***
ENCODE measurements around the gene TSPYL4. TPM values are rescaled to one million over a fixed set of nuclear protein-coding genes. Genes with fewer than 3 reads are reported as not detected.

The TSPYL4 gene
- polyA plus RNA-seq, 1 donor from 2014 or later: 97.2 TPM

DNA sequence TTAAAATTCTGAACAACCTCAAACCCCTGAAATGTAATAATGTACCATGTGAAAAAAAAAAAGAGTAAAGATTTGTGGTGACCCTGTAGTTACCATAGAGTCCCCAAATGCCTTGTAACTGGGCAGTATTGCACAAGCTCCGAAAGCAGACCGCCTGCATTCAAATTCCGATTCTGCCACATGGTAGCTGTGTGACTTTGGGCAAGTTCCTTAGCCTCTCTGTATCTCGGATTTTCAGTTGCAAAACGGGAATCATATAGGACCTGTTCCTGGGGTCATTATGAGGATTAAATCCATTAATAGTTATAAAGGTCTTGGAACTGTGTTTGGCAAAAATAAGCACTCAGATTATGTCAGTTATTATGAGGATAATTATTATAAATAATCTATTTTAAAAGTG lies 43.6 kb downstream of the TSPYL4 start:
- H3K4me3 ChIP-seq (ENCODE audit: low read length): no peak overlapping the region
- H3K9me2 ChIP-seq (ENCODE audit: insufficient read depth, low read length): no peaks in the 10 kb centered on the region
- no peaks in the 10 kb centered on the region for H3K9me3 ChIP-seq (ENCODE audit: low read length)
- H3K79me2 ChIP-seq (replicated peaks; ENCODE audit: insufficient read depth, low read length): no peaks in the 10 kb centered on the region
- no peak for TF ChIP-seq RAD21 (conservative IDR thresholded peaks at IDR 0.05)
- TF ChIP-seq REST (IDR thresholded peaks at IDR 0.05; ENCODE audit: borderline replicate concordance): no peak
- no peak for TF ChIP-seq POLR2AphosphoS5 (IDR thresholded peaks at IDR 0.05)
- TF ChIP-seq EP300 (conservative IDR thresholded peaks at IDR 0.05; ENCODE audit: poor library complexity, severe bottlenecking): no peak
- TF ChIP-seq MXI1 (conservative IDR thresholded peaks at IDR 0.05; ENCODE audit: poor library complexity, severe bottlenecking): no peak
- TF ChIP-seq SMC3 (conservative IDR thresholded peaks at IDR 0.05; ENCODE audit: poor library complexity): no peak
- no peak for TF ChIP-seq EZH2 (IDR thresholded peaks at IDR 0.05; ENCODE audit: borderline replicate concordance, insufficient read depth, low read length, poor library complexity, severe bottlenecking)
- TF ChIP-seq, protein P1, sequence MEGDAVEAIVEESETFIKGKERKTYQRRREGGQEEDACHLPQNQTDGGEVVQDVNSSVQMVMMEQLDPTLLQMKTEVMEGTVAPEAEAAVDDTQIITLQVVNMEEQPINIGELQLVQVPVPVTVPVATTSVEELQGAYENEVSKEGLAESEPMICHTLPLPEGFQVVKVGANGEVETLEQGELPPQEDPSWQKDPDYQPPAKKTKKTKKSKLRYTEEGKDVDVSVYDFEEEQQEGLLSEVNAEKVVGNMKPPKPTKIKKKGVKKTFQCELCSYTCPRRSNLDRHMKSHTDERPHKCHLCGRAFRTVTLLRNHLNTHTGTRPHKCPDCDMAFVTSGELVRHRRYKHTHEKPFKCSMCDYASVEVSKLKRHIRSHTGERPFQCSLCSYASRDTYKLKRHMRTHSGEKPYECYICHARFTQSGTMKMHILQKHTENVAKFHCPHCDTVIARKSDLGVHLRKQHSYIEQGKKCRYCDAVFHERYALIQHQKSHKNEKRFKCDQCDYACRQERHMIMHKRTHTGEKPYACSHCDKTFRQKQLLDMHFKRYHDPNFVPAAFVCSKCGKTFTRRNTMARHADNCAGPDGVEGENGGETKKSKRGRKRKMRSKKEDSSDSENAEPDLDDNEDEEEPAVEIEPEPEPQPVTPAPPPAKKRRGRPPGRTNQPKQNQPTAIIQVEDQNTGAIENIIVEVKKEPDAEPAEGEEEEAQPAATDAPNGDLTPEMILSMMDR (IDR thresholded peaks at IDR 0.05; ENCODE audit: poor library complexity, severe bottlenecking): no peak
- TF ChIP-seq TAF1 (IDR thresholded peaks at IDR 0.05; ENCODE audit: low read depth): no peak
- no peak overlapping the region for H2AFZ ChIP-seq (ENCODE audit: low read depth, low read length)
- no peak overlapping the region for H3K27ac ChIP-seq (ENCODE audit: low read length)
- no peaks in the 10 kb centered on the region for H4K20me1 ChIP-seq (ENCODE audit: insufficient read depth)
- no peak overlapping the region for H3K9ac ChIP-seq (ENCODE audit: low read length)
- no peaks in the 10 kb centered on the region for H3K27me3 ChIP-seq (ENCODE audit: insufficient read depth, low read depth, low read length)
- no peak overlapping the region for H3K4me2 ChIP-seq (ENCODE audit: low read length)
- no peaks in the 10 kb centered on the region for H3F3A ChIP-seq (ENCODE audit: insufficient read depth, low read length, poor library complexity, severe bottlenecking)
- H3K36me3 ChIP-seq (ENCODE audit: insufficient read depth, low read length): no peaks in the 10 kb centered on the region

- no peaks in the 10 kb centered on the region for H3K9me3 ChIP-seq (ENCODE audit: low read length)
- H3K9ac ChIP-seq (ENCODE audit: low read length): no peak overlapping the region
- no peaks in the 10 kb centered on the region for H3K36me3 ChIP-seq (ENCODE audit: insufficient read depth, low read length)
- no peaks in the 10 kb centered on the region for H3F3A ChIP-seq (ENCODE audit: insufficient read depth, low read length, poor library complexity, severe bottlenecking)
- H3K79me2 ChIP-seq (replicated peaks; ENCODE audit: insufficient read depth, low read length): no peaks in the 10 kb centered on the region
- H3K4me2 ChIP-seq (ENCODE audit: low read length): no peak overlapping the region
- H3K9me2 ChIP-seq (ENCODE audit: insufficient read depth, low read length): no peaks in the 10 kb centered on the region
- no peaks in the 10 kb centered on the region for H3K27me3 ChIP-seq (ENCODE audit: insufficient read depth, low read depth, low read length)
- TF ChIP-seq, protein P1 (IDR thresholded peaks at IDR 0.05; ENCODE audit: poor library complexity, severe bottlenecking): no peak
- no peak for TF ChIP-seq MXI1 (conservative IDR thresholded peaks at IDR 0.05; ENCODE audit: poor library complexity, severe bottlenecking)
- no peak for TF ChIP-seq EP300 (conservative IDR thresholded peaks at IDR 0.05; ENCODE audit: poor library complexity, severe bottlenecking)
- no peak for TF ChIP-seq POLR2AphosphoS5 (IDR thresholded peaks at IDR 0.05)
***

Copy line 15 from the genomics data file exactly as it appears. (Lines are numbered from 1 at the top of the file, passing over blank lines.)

- no peak for TF ChIP-seq EZH2 (IDR thresholded peaks at IDR 0.05; ENCODE audit: borderline replicate concordance, insufficient read depth, low read length, poor library complexity, severe bottlenecking)